In my previous article, I mentioned a trade I was looking at on AUD/USD. My bias (long) was based on the fundamental driver of a divergent path for interest rates between the Fed and the RBC while the entry, stop and target was based on the technical aspects of support, resistance and Fibonacci. Then, I tied them together to set up a proper reward to risk ratio with the goal being to remain profitable with the lowest percentage of winning trades as possible (the real secret of successful, long-term trading).

Gaining the correct bias is the more time consuming aspect, because it requires you to do some research. This means looking at the news, knowing who’s speaking, what they’re saying and what it means. However, there’s a big advantage to be gained here because all of this information is readily available and basically, everyone is looking at the same news, statements and data.

Likewise with the technical aspects, what you want to look at are the most obvious points because they too are things that everyone basically sees. For example, when any tradable commodity has been moving within a range, once it breaks out you can be sure that everyone has taken notice. Support and resistance, especially on daily charts, also provide visual cues that are widely noticed.

I especially like to use Fibonacci on the daily charts, and the longer the trend whose retracement I’m measuring, the better.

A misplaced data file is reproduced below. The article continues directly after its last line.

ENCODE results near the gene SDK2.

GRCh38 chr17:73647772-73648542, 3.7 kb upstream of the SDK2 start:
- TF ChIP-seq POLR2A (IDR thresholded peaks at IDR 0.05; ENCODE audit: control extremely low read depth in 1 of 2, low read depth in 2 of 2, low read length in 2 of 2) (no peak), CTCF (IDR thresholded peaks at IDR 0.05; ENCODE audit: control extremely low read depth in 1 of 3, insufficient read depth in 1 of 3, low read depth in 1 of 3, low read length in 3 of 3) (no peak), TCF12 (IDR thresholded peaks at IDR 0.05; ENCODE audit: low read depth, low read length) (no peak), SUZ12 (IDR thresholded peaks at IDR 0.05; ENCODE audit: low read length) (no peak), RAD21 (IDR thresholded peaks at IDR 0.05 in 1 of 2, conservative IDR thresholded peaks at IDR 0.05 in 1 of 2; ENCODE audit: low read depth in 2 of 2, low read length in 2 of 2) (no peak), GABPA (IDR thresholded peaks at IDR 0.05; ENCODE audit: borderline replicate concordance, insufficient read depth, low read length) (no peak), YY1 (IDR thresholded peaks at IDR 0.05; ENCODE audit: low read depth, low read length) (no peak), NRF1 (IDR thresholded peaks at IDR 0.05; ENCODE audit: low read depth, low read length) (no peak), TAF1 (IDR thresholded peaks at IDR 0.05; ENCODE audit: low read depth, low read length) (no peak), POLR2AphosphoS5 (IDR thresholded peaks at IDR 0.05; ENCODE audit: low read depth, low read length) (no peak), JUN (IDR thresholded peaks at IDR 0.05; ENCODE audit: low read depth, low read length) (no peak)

Now, here’s an old saw that I’m sure you’ve heard but that few traders actually have the courage to use; buy low and sell high. The reason it’s difficult to do this is because in general, buying low requires for the most part that you go long after price has gone down. However, the way to get around this is to understand the concept of trend as the “big picture” in that you want to trade with it while not allowing every little movement within it to change your bias.

In looking at the AUD/USD chart from last week, we see that the pair has been in an uptrend since about Feb 2, a good 2+ months, and that there was a much larger up-trend which began in Feb 2009. We’ll also note that the pair has basically range-traded since last November and that the last swing high occurred back then at around .9400.

I put a Fibonacci on the chart that is measuring the decline from Nov. 16 to Feb 2, because it is this period that I want to measure the retracement of. You’ll notice an extra fib level that I use-the 80.9, which is the next number in a fib sequence that begins with 50. These levels are important because as you can see, the 80.9 acted as resistance while the 50 acted as support.

Now, at the time I wanted to get into this trade on April 7, price had already gone past the resistance at the 80.9 level the previous day. However, my entry was to be when price retraced slightly to the 80.9 fib level, which it did.  The reason is twofold-I want to buy as the former resistance acts as support and because I want to “buy low.” My target is the Nov. 16 high because now that price has broken out, and because the fundamentals in my opinion support the view, I believe that the market can at least go to where it has been in the not-too-distant past.

It also allowed me to set up a 3:1 reward to risk ratio, which is what I prefer to use because it allows me to be profitable with just a 33.3% winning percentage and because it allows me to break out even if I win just 1 in 4.

Extra Credit: Put a fib on April 6. You’ll be amazed at where April 8 and April 9 found support.

Related Posts:

  • Don’t Overlook The Importance of The Reward To Risk Ratio (Part 1)
  • The Real Secret of Trading
  • Live Trading Room Summary – November 6, 2007
  • Strategies That Work: Trading With Pivots
  • Live Trading Room Summary – October 5, 2007
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